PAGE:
Tummy-tuck surgery reduces back pain and incontinence

Tummy-tuck surgery or abdominoplasty which is conducted to restore the pre-pregnancy shape of the abdomen can also improve back pain and urinary incontinence after childbearing.

According to a new study done by the Penn State, although abdominoplasty is classified as a cosmetic procedure, it also improves two of the most common physical complaints experienced by women after labor and delivery.

“Abdominoplasty has a proven functional benefit as well as a cosmetic benefit,” comments lead author D. Alastair Taylor.

The study included 214 women undergoing abdominoplasty with repair of the abdominal muscles at nine Australian plastic surgery centers. Many women seek tummy tuck surgery to restore the shape and appearance of the abdomen after childbearing.

The women’s average age was about 42 years, with an average of 2.5 deliveries. Before and after surgery, the women completed the questionnaires rating their disability from back pain and urinary incontinence: two very common problems after childbearing.

In the preoperative questionnaires, about 51 % of women had moderate to severe disability from back pain, while urinary incontinence was a ‘significant concern’ for 42.5 %.

On follow-up questionnaires at six weeks and six months, scores for both problems showed major improvement. At six months, only 9 % of patients still had moderate disability from back pain.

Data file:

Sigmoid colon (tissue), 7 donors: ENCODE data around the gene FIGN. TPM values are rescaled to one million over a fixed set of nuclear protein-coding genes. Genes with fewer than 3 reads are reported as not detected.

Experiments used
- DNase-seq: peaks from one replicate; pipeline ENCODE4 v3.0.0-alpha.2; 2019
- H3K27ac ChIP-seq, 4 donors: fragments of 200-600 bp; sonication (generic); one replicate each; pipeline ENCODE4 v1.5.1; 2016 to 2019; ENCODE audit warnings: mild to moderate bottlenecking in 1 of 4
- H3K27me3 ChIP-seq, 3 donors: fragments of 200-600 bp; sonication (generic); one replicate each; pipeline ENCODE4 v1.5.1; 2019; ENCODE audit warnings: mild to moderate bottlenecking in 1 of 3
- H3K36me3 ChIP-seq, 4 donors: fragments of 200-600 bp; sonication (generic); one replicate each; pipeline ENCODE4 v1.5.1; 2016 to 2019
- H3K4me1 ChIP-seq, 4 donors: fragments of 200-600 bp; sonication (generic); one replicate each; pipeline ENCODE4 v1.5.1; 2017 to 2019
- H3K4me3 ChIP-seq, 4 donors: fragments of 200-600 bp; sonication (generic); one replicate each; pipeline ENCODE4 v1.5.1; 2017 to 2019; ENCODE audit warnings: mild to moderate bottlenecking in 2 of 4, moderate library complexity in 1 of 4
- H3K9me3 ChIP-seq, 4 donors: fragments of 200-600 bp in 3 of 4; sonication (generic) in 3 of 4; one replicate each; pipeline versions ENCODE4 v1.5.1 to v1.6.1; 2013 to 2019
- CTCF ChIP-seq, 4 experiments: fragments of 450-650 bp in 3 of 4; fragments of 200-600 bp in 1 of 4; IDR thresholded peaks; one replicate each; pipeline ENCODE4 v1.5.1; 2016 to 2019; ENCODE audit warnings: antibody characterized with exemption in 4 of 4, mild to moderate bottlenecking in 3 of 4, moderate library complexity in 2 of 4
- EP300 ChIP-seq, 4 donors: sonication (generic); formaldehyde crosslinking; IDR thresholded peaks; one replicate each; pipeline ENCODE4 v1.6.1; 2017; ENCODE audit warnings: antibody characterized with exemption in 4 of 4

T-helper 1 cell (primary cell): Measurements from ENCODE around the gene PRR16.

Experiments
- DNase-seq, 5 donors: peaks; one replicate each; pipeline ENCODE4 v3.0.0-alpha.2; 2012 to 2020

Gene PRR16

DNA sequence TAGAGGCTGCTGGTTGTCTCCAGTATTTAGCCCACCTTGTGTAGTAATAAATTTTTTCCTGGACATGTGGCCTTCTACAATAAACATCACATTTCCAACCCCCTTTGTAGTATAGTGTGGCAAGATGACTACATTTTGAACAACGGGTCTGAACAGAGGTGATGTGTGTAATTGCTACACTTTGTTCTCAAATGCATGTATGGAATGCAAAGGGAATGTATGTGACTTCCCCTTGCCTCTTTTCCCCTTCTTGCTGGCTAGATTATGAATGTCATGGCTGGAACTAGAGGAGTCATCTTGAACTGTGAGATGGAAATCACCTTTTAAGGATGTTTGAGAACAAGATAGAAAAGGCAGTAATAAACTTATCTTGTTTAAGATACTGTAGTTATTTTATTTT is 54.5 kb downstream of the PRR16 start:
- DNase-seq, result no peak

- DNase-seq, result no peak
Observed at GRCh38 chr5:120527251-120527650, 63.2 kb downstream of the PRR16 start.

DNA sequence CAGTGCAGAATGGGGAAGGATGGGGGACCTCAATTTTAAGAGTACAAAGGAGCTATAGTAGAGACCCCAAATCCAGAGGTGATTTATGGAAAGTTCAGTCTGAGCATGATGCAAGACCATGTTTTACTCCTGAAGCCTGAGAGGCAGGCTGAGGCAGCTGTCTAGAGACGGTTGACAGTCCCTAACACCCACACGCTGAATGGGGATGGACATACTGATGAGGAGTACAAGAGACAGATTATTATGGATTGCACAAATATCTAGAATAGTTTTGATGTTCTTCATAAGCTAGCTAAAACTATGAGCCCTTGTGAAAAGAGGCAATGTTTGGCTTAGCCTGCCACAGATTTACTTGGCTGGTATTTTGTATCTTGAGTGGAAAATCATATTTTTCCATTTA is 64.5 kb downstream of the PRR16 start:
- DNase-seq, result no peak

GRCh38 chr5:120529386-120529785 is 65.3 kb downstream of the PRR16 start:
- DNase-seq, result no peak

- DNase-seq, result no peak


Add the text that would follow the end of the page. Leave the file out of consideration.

Urinary incontinence remained a significant problem for less than 2 % of women. Scores for back pain continued to improve from six weeks to six months after abdominoplasty, while urinary incontinence improved no further after six weeks. The women underwent several different types of abdominoplasty surgery; the improvements in back pain and incontinence were similar regardless of the technique used. Nearly 128,000 abdominoplasty procedures were performed in the United States in 2016, according to ASPS statistics. Tummy tuck is sometimes performed as part of ‘mommy makeovers’ to restore the shape and appearance of a woman’s body after childbearing.

The new findings – including before-and-after measurements in a large group of plastic surgery patients – are consistent with previous case reports of improvement in back pain and urinary incontinence after abdominoplasty.

These functional improvements may result from restoring strength and stability in the abdominal and pelvic region as the operation incorporates repair of the abdominal muscle separation (rectus diastasis) that can occur after pregnancy.

“By reducing the problems of back pain and incontinence, abdominoplasty with rectus repair leads to a better life for women after childbearing,” Dr. Taylor commented.

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